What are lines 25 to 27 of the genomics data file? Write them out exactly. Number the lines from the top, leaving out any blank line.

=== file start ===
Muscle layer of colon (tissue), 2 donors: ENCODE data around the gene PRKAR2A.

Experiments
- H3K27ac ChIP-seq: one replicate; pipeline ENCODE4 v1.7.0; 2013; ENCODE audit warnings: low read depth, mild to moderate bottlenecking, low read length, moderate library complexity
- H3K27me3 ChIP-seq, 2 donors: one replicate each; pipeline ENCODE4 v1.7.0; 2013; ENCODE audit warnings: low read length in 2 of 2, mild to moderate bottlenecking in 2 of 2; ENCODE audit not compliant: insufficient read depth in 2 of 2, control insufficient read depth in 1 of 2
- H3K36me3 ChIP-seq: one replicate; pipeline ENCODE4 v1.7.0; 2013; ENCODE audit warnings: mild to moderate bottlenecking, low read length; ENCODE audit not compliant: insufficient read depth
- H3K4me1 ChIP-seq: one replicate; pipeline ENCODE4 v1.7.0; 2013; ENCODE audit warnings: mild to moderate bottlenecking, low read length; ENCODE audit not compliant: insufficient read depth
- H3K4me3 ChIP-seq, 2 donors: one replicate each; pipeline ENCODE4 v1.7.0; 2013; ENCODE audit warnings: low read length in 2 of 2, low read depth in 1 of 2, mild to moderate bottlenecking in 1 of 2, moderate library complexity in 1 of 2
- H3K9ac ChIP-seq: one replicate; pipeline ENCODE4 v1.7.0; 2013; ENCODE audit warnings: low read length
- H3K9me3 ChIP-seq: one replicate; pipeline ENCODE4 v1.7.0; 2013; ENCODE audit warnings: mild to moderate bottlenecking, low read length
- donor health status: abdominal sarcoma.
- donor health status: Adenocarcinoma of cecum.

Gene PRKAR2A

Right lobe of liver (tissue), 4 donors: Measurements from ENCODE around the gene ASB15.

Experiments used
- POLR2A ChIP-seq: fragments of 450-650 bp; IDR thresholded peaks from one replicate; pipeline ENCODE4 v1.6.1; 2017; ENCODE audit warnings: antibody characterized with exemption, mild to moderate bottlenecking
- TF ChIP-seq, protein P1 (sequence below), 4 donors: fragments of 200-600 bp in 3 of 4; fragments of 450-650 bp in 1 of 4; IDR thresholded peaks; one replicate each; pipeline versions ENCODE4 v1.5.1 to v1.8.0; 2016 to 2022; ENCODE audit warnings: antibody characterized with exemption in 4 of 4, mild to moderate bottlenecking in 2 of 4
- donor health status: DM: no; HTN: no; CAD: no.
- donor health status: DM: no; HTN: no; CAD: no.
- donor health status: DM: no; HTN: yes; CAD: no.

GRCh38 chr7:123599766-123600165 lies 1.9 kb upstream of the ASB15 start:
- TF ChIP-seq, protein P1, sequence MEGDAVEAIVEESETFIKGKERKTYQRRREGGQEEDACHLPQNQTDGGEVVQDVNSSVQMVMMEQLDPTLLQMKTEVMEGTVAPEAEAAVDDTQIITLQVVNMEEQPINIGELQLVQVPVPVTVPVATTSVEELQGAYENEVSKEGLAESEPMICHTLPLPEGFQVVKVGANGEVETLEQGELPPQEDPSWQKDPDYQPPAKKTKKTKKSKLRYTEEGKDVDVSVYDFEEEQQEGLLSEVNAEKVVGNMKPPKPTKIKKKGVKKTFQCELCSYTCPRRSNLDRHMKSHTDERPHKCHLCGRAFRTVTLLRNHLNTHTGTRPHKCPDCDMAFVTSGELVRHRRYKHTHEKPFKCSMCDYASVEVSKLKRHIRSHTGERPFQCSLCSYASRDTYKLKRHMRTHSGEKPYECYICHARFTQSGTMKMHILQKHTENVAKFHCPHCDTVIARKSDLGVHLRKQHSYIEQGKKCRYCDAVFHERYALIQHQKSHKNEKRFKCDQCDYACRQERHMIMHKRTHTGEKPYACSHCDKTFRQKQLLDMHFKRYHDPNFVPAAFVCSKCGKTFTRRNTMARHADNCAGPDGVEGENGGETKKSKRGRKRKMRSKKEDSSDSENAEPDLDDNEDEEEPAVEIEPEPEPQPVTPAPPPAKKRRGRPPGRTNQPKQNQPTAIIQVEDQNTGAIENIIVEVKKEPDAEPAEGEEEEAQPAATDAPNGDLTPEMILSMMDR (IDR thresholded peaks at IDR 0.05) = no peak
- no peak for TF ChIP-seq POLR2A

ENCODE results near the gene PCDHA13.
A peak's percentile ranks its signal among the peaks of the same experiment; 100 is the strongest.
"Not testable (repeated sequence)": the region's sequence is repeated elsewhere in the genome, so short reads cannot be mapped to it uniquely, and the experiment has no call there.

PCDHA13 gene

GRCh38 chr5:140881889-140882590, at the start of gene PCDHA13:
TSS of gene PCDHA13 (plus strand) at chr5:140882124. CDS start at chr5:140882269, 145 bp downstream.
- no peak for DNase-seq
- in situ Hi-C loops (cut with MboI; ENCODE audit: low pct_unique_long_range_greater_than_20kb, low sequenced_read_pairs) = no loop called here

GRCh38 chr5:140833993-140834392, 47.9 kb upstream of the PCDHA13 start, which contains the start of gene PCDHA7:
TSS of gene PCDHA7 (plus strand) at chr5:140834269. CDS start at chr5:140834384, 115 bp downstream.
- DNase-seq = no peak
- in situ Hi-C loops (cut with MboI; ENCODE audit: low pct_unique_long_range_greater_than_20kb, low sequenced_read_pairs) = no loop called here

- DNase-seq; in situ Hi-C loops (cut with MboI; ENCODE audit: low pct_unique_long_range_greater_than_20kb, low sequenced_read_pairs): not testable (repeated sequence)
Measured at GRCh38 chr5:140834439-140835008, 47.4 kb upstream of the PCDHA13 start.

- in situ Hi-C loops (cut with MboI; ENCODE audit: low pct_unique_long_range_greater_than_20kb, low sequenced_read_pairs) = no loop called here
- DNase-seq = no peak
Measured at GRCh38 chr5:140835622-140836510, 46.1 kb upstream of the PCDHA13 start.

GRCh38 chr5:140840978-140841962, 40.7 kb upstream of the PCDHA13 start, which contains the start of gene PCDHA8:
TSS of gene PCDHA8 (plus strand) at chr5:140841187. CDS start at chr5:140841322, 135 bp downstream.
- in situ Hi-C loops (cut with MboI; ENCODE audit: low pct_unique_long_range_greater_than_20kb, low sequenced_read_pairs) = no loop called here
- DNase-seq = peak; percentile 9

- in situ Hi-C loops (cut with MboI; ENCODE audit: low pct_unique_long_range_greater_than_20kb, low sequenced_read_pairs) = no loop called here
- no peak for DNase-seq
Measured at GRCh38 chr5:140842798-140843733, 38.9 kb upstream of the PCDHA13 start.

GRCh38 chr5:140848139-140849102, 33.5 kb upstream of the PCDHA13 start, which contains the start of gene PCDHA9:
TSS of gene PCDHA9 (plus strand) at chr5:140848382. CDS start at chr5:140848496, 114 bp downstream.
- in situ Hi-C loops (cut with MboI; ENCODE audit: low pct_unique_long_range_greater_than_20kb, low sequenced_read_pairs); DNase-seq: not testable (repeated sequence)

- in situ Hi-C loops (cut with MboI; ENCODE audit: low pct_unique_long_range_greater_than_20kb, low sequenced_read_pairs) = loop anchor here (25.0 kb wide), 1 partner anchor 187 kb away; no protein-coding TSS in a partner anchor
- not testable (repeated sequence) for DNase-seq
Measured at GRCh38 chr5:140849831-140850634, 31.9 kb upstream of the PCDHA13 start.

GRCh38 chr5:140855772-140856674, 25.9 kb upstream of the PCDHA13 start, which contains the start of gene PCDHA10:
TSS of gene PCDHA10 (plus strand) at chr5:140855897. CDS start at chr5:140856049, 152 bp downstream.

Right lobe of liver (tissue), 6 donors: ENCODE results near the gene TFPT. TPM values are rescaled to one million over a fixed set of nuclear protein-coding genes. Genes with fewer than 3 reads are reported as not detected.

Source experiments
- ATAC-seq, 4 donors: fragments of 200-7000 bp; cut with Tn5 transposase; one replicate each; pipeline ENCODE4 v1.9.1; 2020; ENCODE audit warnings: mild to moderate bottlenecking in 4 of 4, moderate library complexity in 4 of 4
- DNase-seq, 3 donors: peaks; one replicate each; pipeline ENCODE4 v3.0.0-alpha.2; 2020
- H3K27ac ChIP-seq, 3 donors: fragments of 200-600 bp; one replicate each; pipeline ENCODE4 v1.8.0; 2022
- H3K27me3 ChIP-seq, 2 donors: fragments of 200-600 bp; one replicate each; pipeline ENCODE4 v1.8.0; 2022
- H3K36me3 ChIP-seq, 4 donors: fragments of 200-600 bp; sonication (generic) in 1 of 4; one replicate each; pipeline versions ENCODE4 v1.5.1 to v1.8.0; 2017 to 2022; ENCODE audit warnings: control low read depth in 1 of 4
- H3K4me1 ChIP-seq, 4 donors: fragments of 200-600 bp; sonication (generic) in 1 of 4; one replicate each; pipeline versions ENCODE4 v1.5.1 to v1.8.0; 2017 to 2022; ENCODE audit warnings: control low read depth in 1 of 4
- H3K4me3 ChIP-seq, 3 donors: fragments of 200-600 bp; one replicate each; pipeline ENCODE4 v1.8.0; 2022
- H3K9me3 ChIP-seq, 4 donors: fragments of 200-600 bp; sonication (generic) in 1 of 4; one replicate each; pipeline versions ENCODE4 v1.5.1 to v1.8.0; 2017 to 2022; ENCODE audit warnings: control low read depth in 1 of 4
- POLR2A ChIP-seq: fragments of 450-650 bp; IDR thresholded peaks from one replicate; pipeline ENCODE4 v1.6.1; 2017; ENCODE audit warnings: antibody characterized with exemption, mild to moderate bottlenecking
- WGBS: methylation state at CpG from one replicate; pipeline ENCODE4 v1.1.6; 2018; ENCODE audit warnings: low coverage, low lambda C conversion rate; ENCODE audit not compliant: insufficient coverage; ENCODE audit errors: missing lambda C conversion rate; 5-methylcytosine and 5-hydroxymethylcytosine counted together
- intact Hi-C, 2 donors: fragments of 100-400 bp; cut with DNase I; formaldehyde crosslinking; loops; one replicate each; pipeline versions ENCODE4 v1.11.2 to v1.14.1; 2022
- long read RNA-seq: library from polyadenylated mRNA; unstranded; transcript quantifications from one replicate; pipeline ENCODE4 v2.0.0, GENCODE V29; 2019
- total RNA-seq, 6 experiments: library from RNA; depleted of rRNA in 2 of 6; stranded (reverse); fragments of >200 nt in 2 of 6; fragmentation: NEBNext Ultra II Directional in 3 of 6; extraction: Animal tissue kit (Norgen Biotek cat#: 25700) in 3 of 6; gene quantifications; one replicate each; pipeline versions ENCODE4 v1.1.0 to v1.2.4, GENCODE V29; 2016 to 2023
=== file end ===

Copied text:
"Not testable (repeated sequence)": the region's sequence is repeated elsewhere in the genome, so short reads cannot be mapped to it uniquely, and the experiment has no call there.

PCDHA13 gene

GRCh38 chr5:140881889-140882590, at the start of gene PCDHA13: